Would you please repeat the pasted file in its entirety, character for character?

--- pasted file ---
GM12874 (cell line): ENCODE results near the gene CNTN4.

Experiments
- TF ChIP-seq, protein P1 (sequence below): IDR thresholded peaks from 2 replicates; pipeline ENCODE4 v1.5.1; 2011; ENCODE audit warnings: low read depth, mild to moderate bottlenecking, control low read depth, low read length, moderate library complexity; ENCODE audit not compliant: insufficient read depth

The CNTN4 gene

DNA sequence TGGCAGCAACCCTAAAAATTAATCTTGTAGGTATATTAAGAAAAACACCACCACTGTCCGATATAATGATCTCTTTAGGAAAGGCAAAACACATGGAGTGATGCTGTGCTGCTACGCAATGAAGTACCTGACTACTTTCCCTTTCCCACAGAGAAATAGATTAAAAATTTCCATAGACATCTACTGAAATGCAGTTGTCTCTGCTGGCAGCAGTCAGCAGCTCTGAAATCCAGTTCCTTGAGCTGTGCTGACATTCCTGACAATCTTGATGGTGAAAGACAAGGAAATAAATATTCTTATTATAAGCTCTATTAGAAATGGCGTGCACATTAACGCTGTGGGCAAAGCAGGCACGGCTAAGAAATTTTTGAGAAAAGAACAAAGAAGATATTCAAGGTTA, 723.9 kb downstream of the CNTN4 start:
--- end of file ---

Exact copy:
GM12874 (cell line): ENCODE results near the gene CNTN4.

Experiments
- TF ChIP-seq, protein P1 (sequence below): IDR thresholded peaks from 2 replicates; pipeline ENCODE4 v1.5.1; 2011; ENCODE audit warnings: low read depth, mild to moderate bottlenecking, control low read depth, low read length, moderate library complexity; ENCODE audit not compliant: insufficient read depth

The CNTN4 gene

DNA sequence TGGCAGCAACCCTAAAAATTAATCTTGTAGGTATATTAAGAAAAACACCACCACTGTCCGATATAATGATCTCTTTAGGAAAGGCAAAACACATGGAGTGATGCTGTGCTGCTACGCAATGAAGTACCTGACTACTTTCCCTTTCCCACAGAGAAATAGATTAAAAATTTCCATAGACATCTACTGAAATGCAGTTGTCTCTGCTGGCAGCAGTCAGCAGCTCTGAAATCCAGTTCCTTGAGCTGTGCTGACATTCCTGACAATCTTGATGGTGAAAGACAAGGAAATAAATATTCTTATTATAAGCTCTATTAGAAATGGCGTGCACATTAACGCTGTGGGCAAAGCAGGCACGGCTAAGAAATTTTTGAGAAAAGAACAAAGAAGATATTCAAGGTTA, 723.9 kb downstream of the CNTN4 start: